Who would have predicted that the tsunami hitting the Fukushima Daiichi nuclear power plant in 2011 would cause havoc in the Japanese tie sector? The nuclear closures following the accident caused acute power shortages, and to minimise consumption from air conditioning, office temperatures were increased. So business casual became the norm, and ties went out of fashion. But you can bet a nuclear accident was not high on the risk register of Japanese tie manufacturers in 2010. Should we worry about so-called ‘’Black Swan events’’?
They are very low probability, but can be high impact. And they are hard to predict. When a Black Swan appears on the horizon, how quickly does management react? We face that situation today. As we speak, the Coronavirus is having a devastating impact on Far East economies. Outside China, it has so far been most obvious in a slump in the travel sector, frantic concerns over component supply chains, a shortage of surgical masks worldwide, stockpiling and much switching to Skype, zoom, blue jeans and internet conferencing. But with no end in sight, no clear understanding of transmission, and ‘super spreader’ cases cropping up across an integrated world, what has your business done to devise a contingency plan for survival? Curfews and shutdowns kill your cash flow and that of your customers. Suppliers may cease production, customers may fail and confidence may plummet. The meeting and hospitality industries are particularly vulnerable, and the load on an already overstretched medical sector looks overwhelming. Insurance, travel and outsourced manufacturing look likely to take an early hit; few businesses will be unaffected if the virus is not contained.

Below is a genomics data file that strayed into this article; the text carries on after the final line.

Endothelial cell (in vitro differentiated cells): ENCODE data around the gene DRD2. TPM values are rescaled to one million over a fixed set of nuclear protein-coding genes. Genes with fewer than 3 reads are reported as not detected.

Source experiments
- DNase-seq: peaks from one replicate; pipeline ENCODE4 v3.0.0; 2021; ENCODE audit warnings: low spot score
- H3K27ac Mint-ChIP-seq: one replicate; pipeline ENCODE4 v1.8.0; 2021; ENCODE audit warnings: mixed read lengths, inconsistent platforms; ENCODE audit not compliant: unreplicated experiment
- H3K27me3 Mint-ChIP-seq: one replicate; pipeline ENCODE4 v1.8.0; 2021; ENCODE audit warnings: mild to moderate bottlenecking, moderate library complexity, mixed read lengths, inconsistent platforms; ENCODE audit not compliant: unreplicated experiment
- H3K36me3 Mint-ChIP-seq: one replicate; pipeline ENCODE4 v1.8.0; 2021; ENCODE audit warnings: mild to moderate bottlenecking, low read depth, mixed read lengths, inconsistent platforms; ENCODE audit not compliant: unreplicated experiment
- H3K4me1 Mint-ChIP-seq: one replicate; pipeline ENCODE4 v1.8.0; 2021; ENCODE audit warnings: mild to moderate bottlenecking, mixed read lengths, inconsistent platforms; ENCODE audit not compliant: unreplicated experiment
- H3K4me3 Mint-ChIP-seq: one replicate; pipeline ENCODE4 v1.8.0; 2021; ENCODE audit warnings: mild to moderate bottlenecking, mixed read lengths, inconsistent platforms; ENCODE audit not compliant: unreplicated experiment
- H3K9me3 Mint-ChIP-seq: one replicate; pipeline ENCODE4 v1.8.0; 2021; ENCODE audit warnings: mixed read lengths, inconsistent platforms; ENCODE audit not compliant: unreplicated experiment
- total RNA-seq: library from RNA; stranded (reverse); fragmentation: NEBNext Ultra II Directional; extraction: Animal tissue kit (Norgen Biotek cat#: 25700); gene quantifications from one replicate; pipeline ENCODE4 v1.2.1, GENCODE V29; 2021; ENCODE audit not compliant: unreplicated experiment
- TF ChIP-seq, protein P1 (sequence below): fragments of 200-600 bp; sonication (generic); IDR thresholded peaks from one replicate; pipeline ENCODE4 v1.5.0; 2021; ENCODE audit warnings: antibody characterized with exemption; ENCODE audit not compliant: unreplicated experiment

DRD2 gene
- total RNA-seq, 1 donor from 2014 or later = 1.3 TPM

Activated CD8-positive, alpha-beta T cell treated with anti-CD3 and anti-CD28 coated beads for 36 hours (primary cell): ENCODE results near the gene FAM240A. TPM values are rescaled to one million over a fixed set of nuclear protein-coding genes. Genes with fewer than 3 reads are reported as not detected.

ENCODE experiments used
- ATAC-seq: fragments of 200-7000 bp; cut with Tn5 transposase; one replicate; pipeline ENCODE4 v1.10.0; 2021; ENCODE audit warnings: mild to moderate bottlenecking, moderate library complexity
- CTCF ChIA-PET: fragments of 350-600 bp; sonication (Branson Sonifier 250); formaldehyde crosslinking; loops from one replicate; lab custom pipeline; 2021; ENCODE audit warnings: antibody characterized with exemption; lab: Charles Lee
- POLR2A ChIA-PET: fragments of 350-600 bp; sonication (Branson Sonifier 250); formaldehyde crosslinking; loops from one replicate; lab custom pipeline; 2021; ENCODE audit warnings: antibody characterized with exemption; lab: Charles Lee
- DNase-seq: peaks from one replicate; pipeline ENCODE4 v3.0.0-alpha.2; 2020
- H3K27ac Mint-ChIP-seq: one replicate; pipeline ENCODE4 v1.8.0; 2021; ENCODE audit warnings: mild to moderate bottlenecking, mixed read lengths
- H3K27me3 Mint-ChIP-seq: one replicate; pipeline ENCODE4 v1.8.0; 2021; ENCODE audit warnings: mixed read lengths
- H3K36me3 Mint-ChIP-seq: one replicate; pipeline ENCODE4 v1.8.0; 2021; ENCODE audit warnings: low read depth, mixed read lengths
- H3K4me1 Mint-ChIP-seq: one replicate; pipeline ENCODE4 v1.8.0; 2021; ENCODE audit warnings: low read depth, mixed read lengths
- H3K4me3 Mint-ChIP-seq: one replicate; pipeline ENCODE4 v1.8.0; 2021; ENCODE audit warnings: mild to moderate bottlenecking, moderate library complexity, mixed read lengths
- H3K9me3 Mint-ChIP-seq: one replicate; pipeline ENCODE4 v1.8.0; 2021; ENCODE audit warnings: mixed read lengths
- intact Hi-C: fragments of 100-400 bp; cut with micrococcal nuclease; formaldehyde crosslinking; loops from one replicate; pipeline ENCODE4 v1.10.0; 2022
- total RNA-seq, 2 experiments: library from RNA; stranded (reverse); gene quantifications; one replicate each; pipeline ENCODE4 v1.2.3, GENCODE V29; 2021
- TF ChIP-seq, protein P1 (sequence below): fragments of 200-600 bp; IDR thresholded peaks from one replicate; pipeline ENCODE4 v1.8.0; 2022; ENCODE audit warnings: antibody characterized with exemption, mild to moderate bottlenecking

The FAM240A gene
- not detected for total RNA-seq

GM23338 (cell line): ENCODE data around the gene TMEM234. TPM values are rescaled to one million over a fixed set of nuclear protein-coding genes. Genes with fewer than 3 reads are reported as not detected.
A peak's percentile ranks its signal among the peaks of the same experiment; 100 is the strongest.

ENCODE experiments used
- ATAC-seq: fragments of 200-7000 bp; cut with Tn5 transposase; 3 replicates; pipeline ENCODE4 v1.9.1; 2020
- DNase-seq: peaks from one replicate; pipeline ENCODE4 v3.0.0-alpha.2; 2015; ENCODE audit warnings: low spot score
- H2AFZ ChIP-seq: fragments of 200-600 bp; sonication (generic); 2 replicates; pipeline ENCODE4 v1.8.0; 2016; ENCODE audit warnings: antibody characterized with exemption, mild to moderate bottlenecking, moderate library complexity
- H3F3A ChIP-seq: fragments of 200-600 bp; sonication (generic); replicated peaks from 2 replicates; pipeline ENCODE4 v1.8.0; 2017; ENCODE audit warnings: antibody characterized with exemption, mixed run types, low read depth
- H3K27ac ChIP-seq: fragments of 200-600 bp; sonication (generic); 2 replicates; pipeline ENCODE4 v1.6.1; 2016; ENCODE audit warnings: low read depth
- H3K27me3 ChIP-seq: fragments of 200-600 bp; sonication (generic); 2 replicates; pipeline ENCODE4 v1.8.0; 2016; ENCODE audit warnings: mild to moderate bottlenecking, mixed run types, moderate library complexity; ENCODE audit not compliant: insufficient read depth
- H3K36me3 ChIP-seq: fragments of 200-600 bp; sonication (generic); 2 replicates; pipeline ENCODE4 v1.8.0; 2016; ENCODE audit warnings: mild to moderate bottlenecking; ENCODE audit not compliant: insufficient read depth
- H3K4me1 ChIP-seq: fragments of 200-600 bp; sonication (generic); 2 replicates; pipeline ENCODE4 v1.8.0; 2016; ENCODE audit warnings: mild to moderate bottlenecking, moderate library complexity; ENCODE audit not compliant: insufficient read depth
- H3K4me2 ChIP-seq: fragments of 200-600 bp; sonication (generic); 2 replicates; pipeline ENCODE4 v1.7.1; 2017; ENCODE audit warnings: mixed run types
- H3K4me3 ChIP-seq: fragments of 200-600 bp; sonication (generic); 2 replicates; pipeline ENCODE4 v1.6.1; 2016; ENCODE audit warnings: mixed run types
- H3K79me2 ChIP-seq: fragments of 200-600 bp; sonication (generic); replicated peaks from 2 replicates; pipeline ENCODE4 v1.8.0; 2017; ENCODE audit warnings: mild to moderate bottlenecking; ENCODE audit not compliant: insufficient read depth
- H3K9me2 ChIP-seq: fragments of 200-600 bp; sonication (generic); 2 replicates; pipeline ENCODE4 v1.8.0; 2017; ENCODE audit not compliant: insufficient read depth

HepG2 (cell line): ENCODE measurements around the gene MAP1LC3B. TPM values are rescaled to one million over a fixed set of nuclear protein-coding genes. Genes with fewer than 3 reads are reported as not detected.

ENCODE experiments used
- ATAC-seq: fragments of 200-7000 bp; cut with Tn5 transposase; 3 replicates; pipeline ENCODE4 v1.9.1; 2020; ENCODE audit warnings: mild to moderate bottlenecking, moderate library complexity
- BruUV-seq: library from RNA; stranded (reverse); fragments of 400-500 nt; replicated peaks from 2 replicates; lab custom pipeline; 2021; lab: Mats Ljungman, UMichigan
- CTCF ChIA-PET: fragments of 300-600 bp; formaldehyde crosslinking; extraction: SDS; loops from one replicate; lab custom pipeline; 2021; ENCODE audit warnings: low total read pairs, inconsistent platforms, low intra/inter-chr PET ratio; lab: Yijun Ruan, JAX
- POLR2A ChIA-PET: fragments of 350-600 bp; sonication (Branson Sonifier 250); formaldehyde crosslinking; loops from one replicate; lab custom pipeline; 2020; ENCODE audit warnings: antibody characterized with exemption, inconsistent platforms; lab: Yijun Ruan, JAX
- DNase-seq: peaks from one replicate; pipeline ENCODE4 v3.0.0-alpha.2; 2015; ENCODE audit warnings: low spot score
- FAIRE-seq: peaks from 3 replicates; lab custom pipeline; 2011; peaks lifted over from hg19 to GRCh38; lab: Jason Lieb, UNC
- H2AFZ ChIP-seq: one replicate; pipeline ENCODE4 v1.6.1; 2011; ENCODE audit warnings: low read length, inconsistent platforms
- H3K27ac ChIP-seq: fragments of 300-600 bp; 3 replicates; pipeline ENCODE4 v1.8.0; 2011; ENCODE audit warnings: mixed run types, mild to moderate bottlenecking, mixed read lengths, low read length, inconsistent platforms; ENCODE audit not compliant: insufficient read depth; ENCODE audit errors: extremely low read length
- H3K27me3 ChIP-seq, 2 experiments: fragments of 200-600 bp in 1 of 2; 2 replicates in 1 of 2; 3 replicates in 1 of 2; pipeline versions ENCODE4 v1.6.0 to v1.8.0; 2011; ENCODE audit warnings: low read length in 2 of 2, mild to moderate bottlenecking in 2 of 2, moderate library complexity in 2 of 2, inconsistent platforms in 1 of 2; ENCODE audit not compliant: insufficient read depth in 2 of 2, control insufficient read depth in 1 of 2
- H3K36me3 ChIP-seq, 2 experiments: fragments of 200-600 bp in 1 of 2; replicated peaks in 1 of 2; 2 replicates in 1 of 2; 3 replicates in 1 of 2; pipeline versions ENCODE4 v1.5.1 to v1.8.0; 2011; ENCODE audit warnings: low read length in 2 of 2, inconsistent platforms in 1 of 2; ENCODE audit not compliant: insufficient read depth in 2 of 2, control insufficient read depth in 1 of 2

More crucially, how do you protect your workforce worldwide and at home and how will you operate when no one (including you) wants to come to the office or meet anyone? The businesses that survive will be those who think it through and have a plan, rather than watching mute until they become dead ducks. Often forgotten are the minor, but essential, supplies that are intrinsic to safe operations.....so while you reflect on getting staff to work in a world of rationed fuel, or the security of utility services, or the supply of key components and their dependencies, don't forget the availability of boring basics like rubber gloves or communication systems overload. Scary or scare story? It may not happen. That's the nature of risks. But today, a Black Swan is highly visible and heading our way. So as its probability races up the risk register at the rate of contagion; are you on the case? Every Executive team and Board member should be asking how resilient are we to potential disruptions? What do we need to do to ensure the business get through this event? As a minimum, what can we do to reassure employees who may be worried about travelling or working in their offices alongside colleagues?
The best plan is to be proactive, and to have a plan. Burying your head in the sand on these issues could be your swansong!
Robert Armour - January 2020